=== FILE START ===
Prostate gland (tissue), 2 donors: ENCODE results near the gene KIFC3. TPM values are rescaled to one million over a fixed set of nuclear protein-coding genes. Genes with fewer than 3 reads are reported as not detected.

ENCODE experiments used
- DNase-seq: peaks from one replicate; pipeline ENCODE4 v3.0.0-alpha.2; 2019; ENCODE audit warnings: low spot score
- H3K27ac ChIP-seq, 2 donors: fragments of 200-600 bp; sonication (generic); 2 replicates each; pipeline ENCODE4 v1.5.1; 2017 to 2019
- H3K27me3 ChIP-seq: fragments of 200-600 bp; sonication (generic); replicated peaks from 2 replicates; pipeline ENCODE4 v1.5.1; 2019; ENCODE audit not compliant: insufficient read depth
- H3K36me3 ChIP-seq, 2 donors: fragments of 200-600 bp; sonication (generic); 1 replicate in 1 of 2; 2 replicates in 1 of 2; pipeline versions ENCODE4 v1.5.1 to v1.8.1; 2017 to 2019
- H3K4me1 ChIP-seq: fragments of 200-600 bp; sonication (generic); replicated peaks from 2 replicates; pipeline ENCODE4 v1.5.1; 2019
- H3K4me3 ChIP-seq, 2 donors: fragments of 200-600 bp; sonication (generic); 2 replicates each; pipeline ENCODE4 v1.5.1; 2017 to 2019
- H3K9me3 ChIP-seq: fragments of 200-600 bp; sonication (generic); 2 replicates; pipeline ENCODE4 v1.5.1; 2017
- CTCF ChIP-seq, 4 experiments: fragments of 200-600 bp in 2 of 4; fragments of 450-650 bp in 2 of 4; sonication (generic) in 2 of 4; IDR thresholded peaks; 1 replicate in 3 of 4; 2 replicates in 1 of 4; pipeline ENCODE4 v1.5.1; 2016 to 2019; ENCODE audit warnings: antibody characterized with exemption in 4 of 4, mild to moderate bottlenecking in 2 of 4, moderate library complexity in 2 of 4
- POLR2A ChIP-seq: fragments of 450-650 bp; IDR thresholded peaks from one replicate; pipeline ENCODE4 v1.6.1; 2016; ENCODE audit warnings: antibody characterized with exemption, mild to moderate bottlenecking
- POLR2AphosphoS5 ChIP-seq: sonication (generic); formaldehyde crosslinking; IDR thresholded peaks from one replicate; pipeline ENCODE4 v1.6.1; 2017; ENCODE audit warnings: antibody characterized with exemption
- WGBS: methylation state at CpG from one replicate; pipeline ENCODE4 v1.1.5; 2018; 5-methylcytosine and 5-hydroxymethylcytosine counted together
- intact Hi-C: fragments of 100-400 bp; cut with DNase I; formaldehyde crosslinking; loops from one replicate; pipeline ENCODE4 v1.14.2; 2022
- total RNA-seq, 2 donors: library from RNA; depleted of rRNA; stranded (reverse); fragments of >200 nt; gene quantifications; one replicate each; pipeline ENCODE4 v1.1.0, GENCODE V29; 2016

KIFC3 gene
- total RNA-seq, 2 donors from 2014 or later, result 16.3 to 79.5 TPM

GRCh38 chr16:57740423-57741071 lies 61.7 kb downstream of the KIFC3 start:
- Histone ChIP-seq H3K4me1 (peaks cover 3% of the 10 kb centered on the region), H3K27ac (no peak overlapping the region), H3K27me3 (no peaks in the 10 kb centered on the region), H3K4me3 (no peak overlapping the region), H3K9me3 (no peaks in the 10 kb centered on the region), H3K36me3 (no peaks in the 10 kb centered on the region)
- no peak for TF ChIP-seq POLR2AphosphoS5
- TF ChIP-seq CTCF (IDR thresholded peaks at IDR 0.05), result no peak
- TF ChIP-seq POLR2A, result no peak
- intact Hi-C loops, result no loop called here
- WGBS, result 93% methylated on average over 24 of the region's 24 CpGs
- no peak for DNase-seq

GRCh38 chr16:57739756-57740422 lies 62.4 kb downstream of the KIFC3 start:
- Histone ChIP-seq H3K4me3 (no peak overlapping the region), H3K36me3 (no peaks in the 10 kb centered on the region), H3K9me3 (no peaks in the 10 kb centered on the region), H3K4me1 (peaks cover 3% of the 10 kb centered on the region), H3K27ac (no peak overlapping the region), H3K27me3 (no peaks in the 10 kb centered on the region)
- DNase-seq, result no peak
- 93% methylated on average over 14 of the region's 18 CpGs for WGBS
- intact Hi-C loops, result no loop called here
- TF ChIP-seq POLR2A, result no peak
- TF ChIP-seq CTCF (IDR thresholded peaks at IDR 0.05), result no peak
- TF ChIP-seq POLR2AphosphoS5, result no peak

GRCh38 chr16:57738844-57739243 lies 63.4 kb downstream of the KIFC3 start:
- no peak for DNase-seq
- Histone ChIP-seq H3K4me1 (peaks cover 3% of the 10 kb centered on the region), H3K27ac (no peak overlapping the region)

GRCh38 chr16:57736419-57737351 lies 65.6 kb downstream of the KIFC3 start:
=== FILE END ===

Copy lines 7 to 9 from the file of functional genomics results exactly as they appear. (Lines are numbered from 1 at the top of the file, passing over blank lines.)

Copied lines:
- H3K4me1 ChIP-seq: fragments of 200-600 bp; sonication (generic); replicated peaks from 2 replicates; pipeline ENCODE4 v1.5.1; 2019
- H3K4me3 ChIP-seq, 2 donors: fragments of 200-600 bp; sonication (generic); 2 replicates each; pipeline ENCODE4 v1.5.1; 2017 to 2019
- H3K9me3 ChIP-seq: fragments of 200-600 bp; sonication (generic); 2 replicates; pipeline ENCODE4 v1.5.1; 2017